Editorial Board

New Year's Wishes for Venezuela

Venezuelan President Nicolas Maduro will have to work with his political opponents to revive his country's economy.

Looking for leadership in Venezuela.

Photographer: Juan Barreto/AFP/Getty Images

Venezuela had a banner year in 2014: the world's highest misery index (inflation plus unemployment), a fresh recession, and a currency whose black-market value plunged faster than even the Russian ruble. As if that weren't enough, Venezuela's homicide rate has risen to second highest in the world.

Unfortunately, President Nicolas Maduro doesn't seem to have any good ideas -- any ideas at all, really -- for improving things. In his year-end review, he used the phrase "economic war" more than 60 times but offered no concrete plans for waging it. At any rate, with Maduro's popularity at an all-time low, and parliamentary elections later this year, bold economic initiatives will be hard to pull off. His only option is to build consensus for some difficult economic reforms.

Maduro said he plans "to perfect the currency system," but he should instead junk the controls already in place that, along with a multi-tiered exchange system, have raised black-market currency rates to 27 times higher than official ones. In a nation that imports three-fourths of its goods, this would greatly reduce the shortages of everything from medicines to milk and toilet paper.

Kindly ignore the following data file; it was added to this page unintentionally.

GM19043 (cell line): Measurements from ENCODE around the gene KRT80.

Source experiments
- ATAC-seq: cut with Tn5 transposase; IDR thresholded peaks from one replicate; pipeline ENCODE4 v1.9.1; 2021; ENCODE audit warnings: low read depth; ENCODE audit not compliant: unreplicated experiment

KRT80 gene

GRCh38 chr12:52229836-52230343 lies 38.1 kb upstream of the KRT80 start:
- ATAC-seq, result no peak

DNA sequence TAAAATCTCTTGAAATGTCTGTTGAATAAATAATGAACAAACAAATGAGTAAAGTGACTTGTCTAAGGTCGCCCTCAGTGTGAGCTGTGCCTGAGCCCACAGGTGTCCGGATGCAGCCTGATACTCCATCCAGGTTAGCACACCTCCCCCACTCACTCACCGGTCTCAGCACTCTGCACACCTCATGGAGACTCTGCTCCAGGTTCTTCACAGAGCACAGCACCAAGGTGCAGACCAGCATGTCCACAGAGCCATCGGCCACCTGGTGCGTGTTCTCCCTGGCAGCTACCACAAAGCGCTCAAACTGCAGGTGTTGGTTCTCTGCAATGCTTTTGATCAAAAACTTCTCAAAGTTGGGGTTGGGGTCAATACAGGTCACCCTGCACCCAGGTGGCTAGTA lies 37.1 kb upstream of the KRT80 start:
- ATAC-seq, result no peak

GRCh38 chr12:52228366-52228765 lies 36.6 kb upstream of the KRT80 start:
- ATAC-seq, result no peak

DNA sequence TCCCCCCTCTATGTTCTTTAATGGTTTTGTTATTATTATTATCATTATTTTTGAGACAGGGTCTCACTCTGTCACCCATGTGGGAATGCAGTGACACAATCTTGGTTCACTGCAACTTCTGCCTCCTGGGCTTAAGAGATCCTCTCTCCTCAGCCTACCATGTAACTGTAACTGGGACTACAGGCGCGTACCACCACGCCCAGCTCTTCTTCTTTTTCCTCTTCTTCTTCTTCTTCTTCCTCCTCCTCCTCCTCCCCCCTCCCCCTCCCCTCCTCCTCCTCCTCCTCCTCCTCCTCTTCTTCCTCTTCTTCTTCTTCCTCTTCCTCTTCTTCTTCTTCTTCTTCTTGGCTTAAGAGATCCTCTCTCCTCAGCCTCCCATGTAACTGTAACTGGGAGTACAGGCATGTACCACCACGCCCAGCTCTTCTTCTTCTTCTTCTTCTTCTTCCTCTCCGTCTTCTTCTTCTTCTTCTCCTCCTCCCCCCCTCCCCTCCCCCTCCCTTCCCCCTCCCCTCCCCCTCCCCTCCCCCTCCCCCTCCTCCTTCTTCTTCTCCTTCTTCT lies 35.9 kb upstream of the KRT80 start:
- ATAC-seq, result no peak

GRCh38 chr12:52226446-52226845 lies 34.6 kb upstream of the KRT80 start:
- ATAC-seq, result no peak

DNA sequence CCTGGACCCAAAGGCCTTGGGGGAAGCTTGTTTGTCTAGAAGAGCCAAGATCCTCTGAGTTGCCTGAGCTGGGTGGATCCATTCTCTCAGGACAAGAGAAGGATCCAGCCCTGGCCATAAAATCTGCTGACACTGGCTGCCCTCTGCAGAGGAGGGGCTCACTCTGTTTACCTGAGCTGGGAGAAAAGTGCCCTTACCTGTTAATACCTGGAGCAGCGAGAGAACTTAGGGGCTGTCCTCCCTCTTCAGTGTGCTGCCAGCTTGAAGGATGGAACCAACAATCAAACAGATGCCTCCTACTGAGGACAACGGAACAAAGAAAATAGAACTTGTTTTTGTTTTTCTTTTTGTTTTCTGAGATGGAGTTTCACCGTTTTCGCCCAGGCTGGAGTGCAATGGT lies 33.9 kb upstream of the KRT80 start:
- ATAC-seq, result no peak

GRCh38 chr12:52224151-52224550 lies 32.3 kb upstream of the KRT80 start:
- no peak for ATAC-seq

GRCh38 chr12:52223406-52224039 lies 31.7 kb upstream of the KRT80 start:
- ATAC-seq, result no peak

Despite having the world's largest oil reserves, Venezuela can no longer afford to provide its citizens with the world's cheapest gasoline, a subsidy that costs the government more than $12 billion a year and benefits Venezuela's rich more than its poor. Better to phase the subsidy out, with cash payments to blunt the impact on the poorest. 

Maduro said he would also trim unnecessary spending, hinting at cuts to Venezuela's diplomatic presence. Why not cut military spending instead? From 2009 to 2013, Venezuela was the largest arms importer in South America and the 17th largest in the world. Venezuelans need less guns, more butter.

To achieve these and other reforms, Maduro will have to work with his political opponents -- and he might start by, say, letting them out of jail. Opposition leader Leopoldo Lopez, in particular, needs to be released from prison, and Maduro should drop his far-fetched allegations against other opposition members. To preserve the integrity of this December's parliamentary vote, he also needs to stop monkeying with Venezuela's election processes.

This won't happen without some quiet but firm pressure from Maduro's fellow Latin American leaders, whose economies have also been hurt by Venezuela's economic dysfunction, beginning with its failure to pay for imports.

Happily, President Barack Obama's gambit to normalize relations with Cuba has given these leaders more ideological room to apply such pressure. Even before Obama's Cuban surprise, Venezuelans already preferred the U.S. to Cuba. Now, with oil prices low, store shelves barren and no Castros in his corner, Maduro's brand of Chavismo is beginning to look more and more like an empty red beret.